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FIRST-PERSON: It may sound reasonable, but…

EVANSTON, Ill. (BP)–In the flurry of recent discussion on gays in the Anglican/Episcopal Church, I’ve passed by a statement several times. Now I’d like to stop and look it over. It’s simply the claim that the church is open to homosexual clergy so long as they agree to be celibate — it’s the behavior and not the orientation that counts.

It can sound reasonable, since all ministers surely struggle with sin and sins.

We all have unholy impulses of which we are not proud and which we are determined, with God’s help, to conquer. And how can we say that one unholy drive is worse than another? How are ours any less scandalous than those of the homosexual? So we’re in no position to exclude them on grounds of desire, so long as they don’t act on those desires. If we excluded pastors for their desires alone, there would be none left.

Or so the argument goes.

But something’s wrong with this line of reasoning, for it collapses into absurdity.

Let’s imagine two pastoral candidates meeting in turn with a pulpit committee. Each is asked about his weaknesses. The first says he has a tendency toward gluttony, but that he doesn’t give in to it. The second says he has a tendency toward bestiality, but that he doesn’t give in to it. I’m thinking it’s pretty much a wrap for that second candidate. But how is that fair? Unholy tendencies are unholy tendencies, right? Not so fast.

I think two things are at work here. One is a challenge for both men; the other is particularly troublesome for the second.

First, the dichotomy between the inner man and the outer man is hard to sustain — “For as he thinketh in his heart, so is he” (Proverbs 23:7a). A righteous-because-celibate homosexual is a fiction, the same as a righteous-because-celibate philanderer. You don’t just want a well-behaved minister; you want one whose heart is in it, whose ascendant appetites are those of a regenerate man.

To put it another way, if we speak comfortably of homosexual Christians (albeit well-behaved ones), we should feel free to speak comfortably of well-behaved pyromaniacal Christians, kleptomaniacal Christians, homicidal Christians and pedophilic Christians — or, for that matter, well-behaved gluttonous Christians and hypochondriac Christians. It doesn’t work because it signals a certain resignation, even satisfaction, with an ungodly but defining condition of the soul. Thus described, these “Christians” don’t simply suffer from sinful tendencies; they identify themselves with them.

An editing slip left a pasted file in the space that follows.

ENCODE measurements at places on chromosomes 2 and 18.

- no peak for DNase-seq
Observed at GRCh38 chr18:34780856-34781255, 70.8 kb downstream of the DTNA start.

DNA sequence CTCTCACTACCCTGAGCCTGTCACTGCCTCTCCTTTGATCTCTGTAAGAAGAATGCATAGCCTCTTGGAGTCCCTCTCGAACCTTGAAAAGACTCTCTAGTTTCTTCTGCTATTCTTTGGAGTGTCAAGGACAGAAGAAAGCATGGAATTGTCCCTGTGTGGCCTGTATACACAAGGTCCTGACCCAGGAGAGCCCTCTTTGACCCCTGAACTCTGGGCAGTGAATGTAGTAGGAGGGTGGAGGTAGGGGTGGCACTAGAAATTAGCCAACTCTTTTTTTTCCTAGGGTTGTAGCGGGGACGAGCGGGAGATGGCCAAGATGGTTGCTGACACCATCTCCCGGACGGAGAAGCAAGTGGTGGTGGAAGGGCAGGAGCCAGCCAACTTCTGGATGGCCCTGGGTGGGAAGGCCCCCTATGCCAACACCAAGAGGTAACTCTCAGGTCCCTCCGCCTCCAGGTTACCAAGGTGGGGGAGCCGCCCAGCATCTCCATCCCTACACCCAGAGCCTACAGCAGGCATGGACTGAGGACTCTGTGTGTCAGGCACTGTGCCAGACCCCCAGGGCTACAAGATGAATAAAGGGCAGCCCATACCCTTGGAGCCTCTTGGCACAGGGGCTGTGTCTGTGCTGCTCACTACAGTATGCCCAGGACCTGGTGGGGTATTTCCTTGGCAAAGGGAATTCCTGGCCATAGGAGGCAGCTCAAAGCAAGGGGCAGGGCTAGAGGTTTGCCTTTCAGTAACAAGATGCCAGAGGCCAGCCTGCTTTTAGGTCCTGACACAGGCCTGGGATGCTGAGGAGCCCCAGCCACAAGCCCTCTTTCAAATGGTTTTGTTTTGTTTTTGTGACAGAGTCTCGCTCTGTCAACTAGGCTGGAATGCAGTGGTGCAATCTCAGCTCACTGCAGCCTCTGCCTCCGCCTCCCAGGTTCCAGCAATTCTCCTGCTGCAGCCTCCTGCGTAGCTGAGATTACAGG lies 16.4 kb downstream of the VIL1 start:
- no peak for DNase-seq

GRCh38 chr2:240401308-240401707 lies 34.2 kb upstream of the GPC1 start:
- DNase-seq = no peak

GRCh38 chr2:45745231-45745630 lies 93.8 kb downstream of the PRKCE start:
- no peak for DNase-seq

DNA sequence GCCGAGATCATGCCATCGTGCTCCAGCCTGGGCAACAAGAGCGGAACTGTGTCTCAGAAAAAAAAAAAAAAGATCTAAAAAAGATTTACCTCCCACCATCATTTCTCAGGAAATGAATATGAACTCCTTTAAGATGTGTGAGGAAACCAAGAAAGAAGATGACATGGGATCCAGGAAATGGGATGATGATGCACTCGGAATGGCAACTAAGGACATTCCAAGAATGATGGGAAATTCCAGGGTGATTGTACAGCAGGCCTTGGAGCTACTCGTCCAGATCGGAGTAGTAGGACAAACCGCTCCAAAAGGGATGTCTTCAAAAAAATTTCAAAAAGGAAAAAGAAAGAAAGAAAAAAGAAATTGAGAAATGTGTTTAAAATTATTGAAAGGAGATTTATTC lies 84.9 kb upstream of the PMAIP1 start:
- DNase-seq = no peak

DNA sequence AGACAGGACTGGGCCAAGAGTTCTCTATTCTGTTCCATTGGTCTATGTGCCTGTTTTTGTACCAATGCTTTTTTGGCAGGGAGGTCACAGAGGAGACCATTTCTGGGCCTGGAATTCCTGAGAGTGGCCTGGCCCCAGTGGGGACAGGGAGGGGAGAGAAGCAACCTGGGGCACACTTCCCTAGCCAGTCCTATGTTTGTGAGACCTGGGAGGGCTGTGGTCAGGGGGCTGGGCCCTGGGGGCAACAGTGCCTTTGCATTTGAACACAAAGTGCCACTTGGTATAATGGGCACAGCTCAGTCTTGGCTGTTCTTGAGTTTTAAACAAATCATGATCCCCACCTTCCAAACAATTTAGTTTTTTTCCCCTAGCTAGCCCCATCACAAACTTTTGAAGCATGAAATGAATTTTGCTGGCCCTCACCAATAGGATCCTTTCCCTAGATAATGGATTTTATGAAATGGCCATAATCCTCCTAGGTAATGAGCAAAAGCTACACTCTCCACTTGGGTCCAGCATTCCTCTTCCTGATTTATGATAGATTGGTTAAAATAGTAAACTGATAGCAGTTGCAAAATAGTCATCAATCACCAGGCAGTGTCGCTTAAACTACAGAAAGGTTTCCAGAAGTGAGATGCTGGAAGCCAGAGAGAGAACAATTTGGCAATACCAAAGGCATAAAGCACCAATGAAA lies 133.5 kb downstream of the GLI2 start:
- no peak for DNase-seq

Second, some sins are sins because they take good things to excess; others begin with bad things. For example, food is good; too much food is bad (gluttony). Spending is good; too much spending is bad (prodigality). You can even go the other direction: Too little food is bad (starvation); too little spending is bad (miserliness).

But it’s different when we come to bestiality, for example. There’s no such thing as too little or too much bestiality; any of it is too much, and you can never have too little. It’s wrong from the get-go.

To press on, I would suggest Christians can better understand adultery, racism, theft and lying because they degenerate from normal heterosexual, tribal, acquisitive and self-protective tendencies. When, however, one expresses an interest in sex with animals, he departs the realm of the deplorable for the land of the unthinkable.

I maintain that homosexuality falls more in the category of the unthinkable than the deplorable. It is not the corruption of a natural tendency but the affirmation of an unnatural tendency. The same goes for animal abuse. Imagine a candidate’s assuring the committee that, though he does have a persistent desire to pull the wings off live parakeets, he never acts on them. Goodbye.

Am I saying that homosexuals might as well be animal torturers? No, I’m faulting the facile logic that inner life, of any sort, does not matter so long as outer life is decorous.

Of course, Christians have episodes of lust and hatred and such, but they must never succumb to the impression that they may be chronic haters and lusters, so long as they keep things bottled up inside. (See the Sermon on the Mount.)

And to those who say that all sinful thoughts are equally horrifying, I challenge them to welcome a new son-in-law who struggles with necrophilia just as they would one who struggled with jealousy. Both are damnable offenses in God’s eyes, but the Bible shows that, in earthly terms, God counts some offenses (maternal incest: Leviticus 20:11, 1 Corinthians 5:1-2) more dire than others (bickering: Genesis 13:7-9; Philippians 4:2).

A denomination doesn’t arrive at an outrageous vote in support of actively homosexual clergy in a day. It’s a matter of steps through the years, and I submit that one of those Episcopal steps came when they accepted priestly ordination for avowed, but celibate, homosexuals. This policy implied that homosexual orientation per se was innocuous and that the regenerative power of the Holy Spirit was insufficient for a “new creation.”

From there, it’s not so long a journey to where they are today.
Mark Coppenger, at [email protected], is pastor of Evanston (Ill.) Baptist Church. For an earlier column by Coppenger on this subject, go to http://www.bpnews.net/bpnews.asp?ID=16426.

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  • Mark Coppenger